Art at the DIANew Acquisitions

Inside the Gothic Art Galleries
Inside the Gothic Art Galleries

Courtly Amber Casket

JCourtly Amber Casket

Courtly Amber Casket
Gottfried Wolffram, Danish; c.1695  

This amber casket with ivory reliefs was produced for a northern European court, most likely by Gottfried Wolffram, a sculptor of both ivory and amber active in Denmark and Germany at the end of the seventeenth and beginning of the eighteenth century. It is the first piece of sculpted amber, once regarded to have mythical origins and magical powers, to enter the DIA's collection. Wolffram's art is generally made of, or adorned with, ivory reliefs that depict the Roman countryside, with a particular emphasis on perspective and elaborate detail. The DIA casket is adorned with five landscapes in ivory and many large amber plates consisting of oval and angular cabochons, which are engraved and foil-backed. A wood core, carefully conceived to assure the translucence of the engraved amber, stabilizes the fragile superstructure in amber and ivory. Inside, the casket is clad with red velvet, leaving open the plates with angular cabochons so that when the lid is raised, the interior is suffused with a golden light.

Wolffram was a highly paid amber and ivory carver who worked at the Danish court beginning in 1683. He had become King Christian V's ivory turner in 1691, but left Copenhagen after the king's death in 1699. Wolffram then traveled to Berlin, where he worked from 1702 to 1707 for the Prussian king Frederick I as the principal sculptor on the enigmatic Amber Room. After quarreling over his high salary demands with the master-builder of the Berlin castle, he returned to Copenhagen in 1707, where he remained until his death in 1716.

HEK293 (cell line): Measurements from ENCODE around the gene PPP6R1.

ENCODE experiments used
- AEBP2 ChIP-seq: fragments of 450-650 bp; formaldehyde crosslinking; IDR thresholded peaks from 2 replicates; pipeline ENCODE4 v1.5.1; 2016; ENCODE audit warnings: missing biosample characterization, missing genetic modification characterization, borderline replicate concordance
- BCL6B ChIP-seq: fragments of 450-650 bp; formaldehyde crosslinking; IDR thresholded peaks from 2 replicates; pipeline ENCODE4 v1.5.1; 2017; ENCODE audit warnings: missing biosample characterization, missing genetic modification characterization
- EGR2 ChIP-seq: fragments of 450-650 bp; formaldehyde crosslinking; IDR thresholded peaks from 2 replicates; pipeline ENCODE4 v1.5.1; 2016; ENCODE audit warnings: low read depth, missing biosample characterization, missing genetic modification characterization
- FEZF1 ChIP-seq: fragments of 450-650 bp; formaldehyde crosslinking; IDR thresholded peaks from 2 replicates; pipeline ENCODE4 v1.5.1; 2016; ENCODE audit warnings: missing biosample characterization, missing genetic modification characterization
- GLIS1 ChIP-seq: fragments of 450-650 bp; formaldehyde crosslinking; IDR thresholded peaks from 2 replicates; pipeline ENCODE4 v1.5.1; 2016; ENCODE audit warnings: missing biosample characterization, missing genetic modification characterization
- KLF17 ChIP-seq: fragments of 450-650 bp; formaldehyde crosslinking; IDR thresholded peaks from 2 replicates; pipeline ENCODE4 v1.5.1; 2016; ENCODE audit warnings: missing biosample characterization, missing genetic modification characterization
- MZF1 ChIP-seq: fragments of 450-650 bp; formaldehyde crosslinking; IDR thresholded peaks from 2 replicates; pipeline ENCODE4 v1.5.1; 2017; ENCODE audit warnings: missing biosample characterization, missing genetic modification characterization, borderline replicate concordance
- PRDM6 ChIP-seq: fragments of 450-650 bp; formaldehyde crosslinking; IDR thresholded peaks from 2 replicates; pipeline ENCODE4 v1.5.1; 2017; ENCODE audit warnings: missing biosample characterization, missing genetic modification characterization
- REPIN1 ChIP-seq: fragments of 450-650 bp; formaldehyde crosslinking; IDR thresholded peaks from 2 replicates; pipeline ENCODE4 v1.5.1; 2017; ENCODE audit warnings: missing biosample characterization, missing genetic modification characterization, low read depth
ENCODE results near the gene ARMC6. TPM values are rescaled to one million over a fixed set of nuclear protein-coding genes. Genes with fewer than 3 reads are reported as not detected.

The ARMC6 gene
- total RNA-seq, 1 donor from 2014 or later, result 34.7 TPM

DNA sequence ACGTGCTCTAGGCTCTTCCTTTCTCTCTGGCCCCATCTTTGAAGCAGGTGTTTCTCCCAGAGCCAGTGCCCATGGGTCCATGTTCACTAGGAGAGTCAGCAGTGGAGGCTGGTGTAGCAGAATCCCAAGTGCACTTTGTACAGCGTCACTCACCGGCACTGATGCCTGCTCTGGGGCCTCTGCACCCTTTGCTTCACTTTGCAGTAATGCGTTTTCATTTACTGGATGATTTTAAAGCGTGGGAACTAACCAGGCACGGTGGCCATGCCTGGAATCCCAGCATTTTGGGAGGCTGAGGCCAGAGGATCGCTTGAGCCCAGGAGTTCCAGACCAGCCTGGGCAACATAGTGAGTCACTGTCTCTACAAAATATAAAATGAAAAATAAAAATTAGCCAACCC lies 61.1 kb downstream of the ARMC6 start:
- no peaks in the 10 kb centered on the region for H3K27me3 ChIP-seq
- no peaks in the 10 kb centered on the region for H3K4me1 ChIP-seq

The casket's shape is inspired by works produced in Danzig (now Gdansk) toward the end of the seventeenth century. The combination of ivory and amber is typical of Danzig carvers, who were often trained to work with both treasured materials. Although it is not clear where Wolffram was born and trained, archival sources indicate that he may have been born in Denmark, and he frequently traveled to Danzig during his stay in Copenhagen. Certainly, the casket suggests that Wolffram received some artistic training in Danzig during a time when the city was considered the capital of amber and ivory carving.

The casket is the first amber and ivory attributed to Wolffram to enter an American museum collection and should be on view in the European Decorative Arts Court later this month.


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